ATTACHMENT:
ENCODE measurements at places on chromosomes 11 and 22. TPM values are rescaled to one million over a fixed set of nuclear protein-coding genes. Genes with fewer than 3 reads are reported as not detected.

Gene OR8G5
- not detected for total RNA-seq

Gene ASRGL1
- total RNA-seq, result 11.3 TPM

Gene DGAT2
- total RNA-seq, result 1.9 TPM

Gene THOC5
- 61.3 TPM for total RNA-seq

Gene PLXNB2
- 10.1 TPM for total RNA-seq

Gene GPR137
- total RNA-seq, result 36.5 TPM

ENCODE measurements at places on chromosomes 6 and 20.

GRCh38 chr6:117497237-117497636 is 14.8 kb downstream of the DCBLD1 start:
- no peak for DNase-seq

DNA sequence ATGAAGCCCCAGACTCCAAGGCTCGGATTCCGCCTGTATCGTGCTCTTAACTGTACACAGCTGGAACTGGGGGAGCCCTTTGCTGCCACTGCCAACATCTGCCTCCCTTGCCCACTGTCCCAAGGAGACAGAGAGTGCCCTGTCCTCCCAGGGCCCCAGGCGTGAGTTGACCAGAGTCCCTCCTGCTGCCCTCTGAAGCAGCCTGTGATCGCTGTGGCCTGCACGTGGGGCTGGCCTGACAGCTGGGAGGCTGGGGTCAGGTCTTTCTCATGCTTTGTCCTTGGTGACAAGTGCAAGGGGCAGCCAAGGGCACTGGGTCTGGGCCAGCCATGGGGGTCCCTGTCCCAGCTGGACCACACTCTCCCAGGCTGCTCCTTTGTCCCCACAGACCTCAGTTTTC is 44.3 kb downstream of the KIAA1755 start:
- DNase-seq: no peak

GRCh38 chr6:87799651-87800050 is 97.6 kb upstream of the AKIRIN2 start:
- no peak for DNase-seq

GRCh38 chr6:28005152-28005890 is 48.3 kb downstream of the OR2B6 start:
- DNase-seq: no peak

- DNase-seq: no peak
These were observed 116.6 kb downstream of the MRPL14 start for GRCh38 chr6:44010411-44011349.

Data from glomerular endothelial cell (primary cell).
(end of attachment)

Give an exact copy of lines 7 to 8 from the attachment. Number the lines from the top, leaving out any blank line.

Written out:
- total RNA-seq, result 1.9 TPM

Gene THOC5